Half of all Americans think that bombing Iran is necessary to stop the country's burgeoning nuclear weapons program if sanctions fail, according to a new Quinnipiac poll. And 60 percent of Americans think that economic sanctions will fail.
The poll was taken in response to an International Atomic Energy Agency (IAEA) report published earlier this month that indicates that Iran is much closer to developing a nuclear weapon that previously thought.
The agency has serious concerns regarding [the] possible military dimensions to Iran's nuclear program, the report said.
After assessing carefully and critically the extensive information available to it, the agency finds the information to be, overall, credible. The information indicates that Iran has carried out activities relevant to the development of a nuclear explosive device.
Despite Iran's insistence that the report is baseless and that uranium refinement is only for power plants, the IAEA report has escalated talks about a pre-emptive strike to destroy Iran's nuclear facilities.
Some world leaders, especially Israeli Prime Minister Benjamin Netanyahu, consider a nuclear Iran a direct threat to international security. Israel has held talks about destroying nuclear facilities, but Netanyahu's cabinet has shot down the idea.
Nonetheless, an explosion at an arms depot in Iran last week, during which General Hassan Moqaddam, the man many describe as the architect of Iran's nuclear weapons initiative, was killed has been coyly blamed on Israeli spy agency Mossad.
The Quinnipiac poll showed that 50 percent of Americans would be in favor of a military strike on Iran if economic sanctions alone couldn't dissuade President Mahmoud Ahmadinejad or Ayatollah Khamenei from halting the program, compared to 38 percent who opposed a pre-emptive strike.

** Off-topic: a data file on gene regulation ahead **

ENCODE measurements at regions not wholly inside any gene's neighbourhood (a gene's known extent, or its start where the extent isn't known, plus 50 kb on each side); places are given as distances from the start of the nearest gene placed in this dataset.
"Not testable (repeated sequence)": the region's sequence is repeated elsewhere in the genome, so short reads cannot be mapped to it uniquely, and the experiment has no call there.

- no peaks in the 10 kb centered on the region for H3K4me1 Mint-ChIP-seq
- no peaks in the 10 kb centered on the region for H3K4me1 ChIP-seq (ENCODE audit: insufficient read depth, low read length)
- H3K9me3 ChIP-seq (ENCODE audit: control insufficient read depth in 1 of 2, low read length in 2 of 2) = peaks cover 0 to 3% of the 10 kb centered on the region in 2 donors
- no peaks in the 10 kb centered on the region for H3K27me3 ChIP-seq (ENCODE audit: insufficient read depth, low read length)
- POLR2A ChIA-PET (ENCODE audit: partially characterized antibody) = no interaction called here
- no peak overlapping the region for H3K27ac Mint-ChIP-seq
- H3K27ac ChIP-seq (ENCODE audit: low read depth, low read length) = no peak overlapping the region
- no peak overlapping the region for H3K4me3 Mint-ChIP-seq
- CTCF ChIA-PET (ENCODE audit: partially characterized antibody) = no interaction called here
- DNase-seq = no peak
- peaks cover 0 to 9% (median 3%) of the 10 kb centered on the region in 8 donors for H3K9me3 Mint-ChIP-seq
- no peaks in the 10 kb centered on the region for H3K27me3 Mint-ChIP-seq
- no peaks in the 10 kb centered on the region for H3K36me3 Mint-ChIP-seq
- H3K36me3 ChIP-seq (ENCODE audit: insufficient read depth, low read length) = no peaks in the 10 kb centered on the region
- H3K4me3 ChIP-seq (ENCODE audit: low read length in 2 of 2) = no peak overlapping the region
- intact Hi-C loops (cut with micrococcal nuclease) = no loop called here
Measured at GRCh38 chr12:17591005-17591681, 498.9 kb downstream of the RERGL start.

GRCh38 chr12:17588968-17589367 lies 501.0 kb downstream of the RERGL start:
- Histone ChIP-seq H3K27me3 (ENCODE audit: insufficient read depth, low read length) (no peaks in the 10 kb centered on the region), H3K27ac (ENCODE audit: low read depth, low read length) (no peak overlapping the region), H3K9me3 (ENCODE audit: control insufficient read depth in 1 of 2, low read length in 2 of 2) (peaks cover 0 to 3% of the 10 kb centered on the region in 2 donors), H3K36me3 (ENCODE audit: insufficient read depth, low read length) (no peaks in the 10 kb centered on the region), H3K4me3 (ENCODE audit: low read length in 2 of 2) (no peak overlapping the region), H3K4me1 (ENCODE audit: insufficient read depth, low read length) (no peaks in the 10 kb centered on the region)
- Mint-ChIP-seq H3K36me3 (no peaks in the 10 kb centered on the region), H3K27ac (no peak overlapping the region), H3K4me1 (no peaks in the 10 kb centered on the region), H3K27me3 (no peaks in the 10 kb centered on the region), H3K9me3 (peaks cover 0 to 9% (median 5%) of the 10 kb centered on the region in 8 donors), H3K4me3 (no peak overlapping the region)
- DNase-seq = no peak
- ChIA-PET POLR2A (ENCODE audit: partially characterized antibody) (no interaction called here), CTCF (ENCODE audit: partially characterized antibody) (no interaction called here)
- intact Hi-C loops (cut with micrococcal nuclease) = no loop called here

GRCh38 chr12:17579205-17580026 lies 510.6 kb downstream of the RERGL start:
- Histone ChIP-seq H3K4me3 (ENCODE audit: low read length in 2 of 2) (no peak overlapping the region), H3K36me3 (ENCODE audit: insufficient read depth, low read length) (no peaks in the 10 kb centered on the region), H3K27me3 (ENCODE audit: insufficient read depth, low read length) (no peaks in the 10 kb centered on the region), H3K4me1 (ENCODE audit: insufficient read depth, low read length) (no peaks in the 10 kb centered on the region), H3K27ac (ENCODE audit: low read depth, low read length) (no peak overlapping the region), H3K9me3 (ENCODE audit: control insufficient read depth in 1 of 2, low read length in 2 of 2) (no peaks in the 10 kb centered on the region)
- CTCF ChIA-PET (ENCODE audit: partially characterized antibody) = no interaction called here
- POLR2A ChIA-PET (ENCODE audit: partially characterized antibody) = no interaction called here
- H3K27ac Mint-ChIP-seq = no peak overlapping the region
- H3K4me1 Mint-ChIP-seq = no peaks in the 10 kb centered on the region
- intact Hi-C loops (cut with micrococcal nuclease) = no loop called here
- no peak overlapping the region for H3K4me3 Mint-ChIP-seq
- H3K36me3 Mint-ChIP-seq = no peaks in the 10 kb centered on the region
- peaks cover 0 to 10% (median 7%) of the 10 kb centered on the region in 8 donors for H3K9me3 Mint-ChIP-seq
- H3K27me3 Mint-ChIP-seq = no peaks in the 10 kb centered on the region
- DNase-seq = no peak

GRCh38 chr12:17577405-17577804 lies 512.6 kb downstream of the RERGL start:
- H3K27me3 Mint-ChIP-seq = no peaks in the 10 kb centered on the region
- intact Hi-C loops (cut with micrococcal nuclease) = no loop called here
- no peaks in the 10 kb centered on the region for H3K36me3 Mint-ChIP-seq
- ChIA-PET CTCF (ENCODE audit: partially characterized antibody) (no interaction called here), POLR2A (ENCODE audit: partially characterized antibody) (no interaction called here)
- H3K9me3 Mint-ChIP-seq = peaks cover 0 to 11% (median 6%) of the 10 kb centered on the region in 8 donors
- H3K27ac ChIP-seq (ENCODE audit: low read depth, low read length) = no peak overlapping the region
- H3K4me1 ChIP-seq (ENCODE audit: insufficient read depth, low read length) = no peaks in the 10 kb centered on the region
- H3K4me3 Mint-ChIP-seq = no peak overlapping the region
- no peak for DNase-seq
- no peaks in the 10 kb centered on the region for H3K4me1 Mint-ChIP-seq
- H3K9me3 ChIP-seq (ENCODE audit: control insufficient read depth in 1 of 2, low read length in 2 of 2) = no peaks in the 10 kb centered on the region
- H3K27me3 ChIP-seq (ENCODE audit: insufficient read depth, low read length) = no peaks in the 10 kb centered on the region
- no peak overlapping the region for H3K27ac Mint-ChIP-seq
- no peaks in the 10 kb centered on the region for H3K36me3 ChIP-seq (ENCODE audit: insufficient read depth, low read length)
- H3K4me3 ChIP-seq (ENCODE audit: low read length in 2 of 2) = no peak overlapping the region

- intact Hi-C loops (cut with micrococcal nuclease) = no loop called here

Americans are very concerned about the development of an Iranian nuclear program and don't think the current policy of economic sanctions is effective, said Peter A. Brown, assistant director of the Quinnipiac University Polling Institute. Voters are not yet to the point that they want the U.S. military to stop it, but 50 percent say that if the sanctions eventually prove to be ineffective then they would support the use of force.
Despite the statistics, the U.S. government would like to avoid an Iranian conflict for as long as possible. U.S. Defense Secretary Leon Panetta said earlier this month that a strike would be a bad idea that has unintended consequences.
It could have a serious impact in the region, and it could have a serious impact on U.S. forces in the region, he said. And I think all of those things... need to be carefully considered.